I went for a run this morning, taking it easy after the weekend. My watch went a bit mad, reporting that I’d done a kilometre in under two minutes. I know I’ve been increasing my training, but I didn’t think it had made that much of a difference already. It’s still quite hazy at the moment (back above 100 today) and as I came back along the river, I saw a cloud of white fog ahead of me and had to reroute myself.
The fog is part of the anti-mosquito activity in Singapore; they pump clouds of insecticide into the air near mosquito hotspots, although this appears to happen on a fairly random basis (and usually while I’m out running, which is a whole lot of fun to run through). With the current haze, I was hoping it would just be too toxic for the insects already and the fogging wouldn’t be necessary. Touch wood, thrre hasn’t been an incursion of flesh-eating ants, giant termites or burrowing cockroaches into our apartment for at least a fortnight. Or maybe they’ve all gone on holiday to escape the haze.
This evening, having survived the haze, I uploaded my Garmin running log to the website, and then discovered that apparently I’d been running at 2,000m above sea level for the first 15 minutes of my run today. Which is odd, because I don’t remember levitating over the Republic today. Maybe I’ve already sweat so much that I’ve killed my new Garmin, but that would be rather sudden. Usually it’s at least a year before they crumble under the tidal wave of perspiration.
Not content with having technology disappoint me, I had Quora raise my hackles more. Quora is a question-and-answer site where, over time, the questions and answers both seem to be getting worse and worse. I suppose this inexorable decline in quality may just be me becoming jaded as I see the same questions being asked over and over again, or me getting bitter that my answer to why you shouldn’t have sex with animals got downvoted.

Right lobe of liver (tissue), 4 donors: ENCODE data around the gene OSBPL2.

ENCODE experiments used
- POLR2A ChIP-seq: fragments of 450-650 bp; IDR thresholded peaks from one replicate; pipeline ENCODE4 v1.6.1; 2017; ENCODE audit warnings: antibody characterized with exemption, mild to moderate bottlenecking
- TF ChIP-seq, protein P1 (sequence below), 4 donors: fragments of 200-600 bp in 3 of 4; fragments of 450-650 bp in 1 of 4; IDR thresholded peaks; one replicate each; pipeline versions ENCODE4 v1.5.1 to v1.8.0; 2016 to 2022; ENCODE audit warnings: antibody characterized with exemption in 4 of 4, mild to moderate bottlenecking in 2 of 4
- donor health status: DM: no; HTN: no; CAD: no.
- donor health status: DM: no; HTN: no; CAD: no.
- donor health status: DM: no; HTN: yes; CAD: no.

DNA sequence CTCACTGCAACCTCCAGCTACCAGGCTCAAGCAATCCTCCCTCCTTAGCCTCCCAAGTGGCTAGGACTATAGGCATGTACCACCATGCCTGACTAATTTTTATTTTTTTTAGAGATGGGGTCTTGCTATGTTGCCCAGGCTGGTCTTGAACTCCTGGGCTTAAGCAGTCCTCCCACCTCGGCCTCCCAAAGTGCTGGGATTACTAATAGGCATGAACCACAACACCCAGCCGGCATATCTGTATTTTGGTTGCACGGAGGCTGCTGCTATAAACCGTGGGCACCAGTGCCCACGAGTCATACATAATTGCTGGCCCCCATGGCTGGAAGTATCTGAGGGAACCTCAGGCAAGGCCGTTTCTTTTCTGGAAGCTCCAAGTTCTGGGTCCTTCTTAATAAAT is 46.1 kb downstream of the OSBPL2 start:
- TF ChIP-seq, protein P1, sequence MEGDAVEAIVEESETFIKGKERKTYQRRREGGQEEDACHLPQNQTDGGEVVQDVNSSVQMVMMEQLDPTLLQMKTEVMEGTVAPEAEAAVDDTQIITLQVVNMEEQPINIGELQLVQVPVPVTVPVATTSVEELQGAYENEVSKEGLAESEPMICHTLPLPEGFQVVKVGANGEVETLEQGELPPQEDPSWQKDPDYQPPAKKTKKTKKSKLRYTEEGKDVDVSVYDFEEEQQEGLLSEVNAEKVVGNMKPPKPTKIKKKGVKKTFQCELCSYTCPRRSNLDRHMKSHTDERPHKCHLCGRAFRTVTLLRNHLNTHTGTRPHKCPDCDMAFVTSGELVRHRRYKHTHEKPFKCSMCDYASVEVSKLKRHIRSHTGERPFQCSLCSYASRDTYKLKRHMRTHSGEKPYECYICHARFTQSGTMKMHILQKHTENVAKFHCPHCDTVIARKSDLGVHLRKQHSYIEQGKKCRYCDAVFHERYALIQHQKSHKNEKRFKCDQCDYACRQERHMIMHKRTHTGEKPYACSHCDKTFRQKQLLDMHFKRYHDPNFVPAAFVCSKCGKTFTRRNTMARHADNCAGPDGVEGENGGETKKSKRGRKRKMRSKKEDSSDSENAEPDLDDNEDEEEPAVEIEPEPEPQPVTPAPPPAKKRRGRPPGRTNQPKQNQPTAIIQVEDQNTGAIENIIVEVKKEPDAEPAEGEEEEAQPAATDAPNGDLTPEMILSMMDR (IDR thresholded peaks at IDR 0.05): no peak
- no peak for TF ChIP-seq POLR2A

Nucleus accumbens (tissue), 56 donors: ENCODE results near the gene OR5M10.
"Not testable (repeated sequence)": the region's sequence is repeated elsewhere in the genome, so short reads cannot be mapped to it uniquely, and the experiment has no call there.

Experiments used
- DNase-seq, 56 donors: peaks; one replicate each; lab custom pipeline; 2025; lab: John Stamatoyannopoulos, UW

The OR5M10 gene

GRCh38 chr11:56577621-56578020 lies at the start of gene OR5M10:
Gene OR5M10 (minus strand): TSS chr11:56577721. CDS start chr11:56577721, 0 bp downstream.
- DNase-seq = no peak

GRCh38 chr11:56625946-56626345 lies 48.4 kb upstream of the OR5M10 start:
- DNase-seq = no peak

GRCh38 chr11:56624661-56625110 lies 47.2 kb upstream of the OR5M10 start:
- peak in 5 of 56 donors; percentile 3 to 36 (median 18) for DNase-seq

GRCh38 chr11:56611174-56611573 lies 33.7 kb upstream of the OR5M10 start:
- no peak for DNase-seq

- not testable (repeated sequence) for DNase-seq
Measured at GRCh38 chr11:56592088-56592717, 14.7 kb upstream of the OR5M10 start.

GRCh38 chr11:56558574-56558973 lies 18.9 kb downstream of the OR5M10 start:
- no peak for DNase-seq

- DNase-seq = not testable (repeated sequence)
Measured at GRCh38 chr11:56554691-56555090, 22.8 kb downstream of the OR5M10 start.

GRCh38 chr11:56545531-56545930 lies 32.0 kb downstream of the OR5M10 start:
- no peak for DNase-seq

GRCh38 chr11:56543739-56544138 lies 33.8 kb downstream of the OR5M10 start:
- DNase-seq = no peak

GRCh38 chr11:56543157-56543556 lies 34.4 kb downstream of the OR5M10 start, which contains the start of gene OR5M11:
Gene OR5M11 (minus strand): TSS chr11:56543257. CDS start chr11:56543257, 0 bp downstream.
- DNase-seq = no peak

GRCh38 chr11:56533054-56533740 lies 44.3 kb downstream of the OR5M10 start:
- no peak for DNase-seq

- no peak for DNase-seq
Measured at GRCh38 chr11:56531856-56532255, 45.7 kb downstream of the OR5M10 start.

I do occasionally ask questions, and sometimes they get answers, at which point Quora emails me to tell me that something I asked about two years ago has a new answer. The last question I think I asked was why cyclists are so inconsiderate in Singapore; riding the wrong way down roads, with no lights, or scything through pedestrians on crossings. For some reason this question must suddenly be more popular, as I’ve started attracting answers, after years of inactivity. Or it’s karma after I went riding through all those runners yesterday.
Yesterday, the new answer was
Because most of the cyclist breaking the rules aren’t Singaporeans….
I like this, the combination of xenophobia and ignorance of how the singular and plural are not interchangeable in English. And it’s short. Apart from that, not really much help. Perhaps the person writing the answer was worn out from requesting the identification documents of every bad cyclist he saw, in order to determine their nationality, and had no energy to go into further detail.
Tonight, I got a much longer answer. Perhaps that should be gratifying, that somebody took the time to respond. And tell me that as I’m not a cyclist, and they have twenty years of experience, I don’t know what I’m on about.
People who don’t cycle may view certain cycling acts are dangerous, but to cyclists they are safe.
I think the only thing I enjoy more than being patronized is being patronized by somebody with twenty years of riding a bike. It puts my eighteen years of cycling a bike quite to shame. And in any case, I was too dumb to realize that as Singapore has street lighting, lights for a bike are quite unnecessary, as is riding the correct way down a road, or giving way to pedestrians. Suitably chastened, I began to work on a riposte to this, but as it’s now almost eleven at night, and I need to be fully rested to go running in the fog and haze tomorrow, I’ll just stop looking for extra enragement and go to sleep. Nighty night.